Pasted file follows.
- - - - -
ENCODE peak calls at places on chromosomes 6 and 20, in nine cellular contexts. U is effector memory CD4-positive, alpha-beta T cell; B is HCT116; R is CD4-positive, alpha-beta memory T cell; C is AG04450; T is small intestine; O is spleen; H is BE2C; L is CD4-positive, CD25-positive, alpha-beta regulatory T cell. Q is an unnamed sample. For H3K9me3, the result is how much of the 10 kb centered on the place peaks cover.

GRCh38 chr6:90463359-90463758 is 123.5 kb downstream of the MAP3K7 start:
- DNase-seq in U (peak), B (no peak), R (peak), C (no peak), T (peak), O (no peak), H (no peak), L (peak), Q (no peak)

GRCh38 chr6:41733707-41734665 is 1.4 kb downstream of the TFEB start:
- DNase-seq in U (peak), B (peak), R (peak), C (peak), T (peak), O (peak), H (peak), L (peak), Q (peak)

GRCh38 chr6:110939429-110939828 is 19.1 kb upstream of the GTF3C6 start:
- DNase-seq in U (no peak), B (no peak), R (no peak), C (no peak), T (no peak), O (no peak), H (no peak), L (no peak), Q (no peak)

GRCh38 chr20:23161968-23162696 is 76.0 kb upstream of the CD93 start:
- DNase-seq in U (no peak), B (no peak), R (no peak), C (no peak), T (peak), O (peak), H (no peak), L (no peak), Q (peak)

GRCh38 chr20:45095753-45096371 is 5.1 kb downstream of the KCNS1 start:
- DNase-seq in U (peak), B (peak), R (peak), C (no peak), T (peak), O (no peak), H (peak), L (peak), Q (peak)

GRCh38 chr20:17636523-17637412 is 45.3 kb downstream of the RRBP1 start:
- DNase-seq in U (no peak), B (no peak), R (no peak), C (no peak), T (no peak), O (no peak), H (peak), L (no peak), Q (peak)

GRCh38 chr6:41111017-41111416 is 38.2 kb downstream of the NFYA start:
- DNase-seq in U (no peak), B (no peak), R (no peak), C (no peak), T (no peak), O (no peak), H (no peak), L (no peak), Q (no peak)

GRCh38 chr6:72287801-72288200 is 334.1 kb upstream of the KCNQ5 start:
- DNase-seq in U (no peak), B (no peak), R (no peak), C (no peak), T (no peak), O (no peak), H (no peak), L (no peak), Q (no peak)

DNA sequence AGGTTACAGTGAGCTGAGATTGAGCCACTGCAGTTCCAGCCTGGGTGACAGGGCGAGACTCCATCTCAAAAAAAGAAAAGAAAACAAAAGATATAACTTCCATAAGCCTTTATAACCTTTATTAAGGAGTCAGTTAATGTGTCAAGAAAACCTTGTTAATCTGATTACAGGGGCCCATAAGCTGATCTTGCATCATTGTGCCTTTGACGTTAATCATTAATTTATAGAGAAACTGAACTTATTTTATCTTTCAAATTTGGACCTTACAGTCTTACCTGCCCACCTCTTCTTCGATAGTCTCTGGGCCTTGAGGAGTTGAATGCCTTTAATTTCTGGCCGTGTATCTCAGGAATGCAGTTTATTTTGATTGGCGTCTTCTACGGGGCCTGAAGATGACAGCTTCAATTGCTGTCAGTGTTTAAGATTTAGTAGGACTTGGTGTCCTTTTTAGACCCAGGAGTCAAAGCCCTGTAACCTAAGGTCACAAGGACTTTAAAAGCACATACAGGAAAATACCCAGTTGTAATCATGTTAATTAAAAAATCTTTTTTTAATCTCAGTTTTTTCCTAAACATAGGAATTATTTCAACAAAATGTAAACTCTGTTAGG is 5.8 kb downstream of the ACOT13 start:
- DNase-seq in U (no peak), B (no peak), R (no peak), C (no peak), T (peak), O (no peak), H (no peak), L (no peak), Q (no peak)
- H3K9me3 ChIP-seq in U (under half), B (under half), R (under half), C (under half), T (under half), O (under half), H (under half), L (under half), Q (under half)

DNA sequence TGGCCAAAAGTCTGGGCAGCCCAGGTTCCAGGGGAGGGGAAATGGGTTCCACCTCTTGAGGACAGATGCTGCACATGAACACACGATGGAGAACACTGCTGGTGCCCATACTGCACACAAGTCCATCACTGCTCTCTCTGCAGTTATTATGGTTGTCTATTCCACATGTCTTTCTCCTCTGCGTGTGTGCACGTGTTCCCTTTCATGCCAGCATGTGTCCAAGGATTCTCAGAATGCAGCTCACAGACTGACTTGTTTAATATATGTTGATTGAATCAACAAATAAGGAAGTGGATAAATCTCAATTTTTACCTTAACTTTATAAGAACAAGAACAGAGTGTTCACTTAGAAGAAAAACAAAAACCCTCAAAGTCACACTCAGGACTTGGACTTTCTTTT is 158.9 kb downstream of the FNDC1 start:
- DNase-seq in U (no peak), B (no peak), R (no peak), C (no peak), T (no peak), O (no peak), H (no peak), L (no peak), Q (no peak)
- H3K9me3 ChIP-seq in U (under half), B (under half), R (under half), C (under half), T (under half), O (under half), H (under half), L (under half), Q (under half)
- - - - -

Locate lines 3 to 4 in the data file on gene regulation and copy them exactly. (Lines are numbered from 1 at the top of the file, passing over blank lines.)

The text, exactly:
- DNase-seq in U (peak), B (no peak), R (peak), C (no peak), T (peak), O (no peak), H (no peak), L (peak), Q (no peak)

GRCh38 chr6:41733707-41734665 is 1.4 kb downstream of the TFEB start: